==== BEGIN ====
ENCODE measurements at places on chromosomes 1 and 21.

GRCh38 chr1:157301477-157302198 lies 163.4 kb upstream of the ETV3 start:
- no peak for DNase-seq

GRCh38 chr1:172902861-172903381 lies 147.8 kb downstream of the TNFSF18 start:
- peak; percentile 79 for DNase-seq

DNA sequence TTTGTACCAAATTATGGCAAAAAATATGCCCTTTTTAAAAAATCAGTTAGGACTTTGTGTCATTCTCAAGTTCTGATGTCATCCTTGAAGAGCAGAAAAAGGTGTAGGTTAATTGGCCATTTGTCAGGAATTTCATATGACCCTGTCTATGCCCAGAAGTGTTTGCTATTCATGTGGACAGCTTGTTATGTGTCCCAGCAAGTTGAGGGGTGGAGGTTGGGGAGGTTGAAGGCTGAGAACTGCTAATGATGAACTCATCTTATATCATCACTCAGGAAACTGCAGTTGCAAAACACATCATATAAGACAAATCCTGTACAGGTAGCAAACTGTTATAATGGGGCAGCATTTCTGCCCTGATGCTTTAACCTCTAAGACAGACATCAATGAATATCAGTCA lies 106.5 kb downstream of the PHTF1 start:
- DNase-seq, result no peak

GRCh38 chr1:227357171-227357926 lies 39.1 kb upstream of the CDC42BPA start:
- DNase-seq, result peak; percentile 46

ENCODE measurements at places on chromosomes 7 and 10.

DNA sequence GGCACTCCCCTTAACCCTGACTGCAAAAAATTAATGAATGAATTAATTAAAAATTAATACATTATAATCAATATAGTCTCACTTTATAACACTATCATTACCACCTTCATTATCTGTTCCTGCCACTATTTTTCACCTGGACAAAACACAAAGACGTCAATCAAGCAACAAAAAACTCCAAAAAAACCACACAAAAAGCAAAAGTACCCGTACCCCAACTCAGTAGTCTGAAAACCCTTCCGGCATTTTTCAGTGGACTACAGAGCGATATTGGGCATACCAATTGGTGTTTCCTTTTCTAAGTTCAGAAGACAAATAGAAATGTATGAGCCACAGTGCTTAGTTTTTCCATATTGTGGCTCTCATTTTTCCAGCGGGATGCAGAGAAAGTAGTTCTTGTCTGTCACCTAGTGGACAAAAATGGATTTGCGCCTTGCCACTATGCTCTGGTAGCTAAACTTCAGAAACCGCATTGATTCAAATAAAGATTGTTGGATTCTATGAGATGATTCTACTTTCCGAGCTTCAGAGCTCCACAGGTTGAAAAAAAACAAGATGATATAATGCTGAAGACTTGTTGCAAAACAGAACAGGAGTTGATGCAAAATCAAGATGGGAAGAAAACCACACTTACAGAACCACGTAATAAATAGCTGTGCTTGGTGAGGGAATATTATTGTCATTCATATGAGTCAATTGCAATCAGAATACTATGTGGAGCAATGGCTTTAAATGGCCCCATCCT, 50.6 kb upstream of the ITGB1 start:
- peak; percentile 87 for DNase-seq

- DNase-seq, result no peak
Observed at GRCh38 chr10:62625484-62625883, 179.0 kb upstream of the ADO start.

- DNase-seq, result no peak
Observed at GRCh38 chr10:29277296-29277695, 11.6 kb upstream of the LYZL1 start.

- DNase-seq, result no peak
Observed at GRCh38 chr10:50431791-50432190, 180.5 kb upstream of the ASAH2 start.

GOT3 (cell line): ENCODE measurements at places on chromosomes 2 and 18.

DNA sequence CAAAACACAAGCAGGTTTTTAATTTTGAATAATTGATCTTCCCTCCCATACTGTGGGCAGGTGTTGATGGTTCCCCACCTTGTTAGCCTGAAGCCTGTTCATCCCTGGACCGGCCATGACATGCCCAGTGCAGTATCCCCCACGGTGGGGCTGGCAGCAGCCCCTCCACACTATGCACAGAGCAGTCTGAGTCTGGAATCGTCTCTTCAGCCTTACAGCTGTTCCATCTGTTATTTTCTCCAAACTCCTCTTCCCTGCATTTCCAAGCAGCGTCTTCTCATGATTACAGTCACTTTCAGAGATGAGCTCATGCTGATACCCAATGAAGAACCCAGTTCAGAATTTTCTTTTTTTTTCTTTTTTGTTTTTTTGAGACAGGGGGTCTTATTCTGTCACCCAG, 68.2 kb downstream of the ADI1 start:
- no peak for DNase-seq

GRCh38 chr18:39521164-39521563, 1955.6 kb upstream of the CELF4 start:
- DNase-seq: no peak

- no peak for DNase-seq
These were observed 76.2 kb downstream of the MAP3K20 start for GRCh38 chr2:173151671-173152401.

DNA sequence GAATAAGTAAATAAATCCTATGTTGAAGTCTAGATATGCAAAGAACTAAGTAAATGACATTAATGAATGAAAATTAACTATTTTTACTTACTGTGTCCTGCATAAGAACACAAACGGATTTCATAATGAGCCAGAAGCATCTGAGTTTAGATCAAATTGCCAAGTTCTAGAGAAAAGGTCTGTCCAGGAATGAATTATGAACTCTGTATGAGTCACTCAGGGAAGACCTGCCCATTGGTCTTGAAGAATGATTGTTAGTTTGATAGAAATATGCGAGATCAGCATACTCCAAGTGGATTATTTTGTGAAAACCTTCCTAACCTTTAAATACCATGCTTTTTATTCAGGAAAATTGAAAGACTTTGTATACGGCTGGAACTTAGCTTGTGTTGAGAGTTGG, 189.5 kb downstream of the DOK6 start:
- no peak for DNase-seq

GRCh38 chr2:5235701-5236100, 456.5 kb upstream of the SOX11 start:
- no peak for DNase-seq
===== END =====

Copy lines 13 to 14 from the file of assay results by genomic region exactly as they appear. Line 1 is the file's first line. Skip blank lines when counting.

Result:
- DNase-seq, result no peak
Observed at GRCh38 chr10:62625484-62625883, 179.0 kb upstream of the ADO start.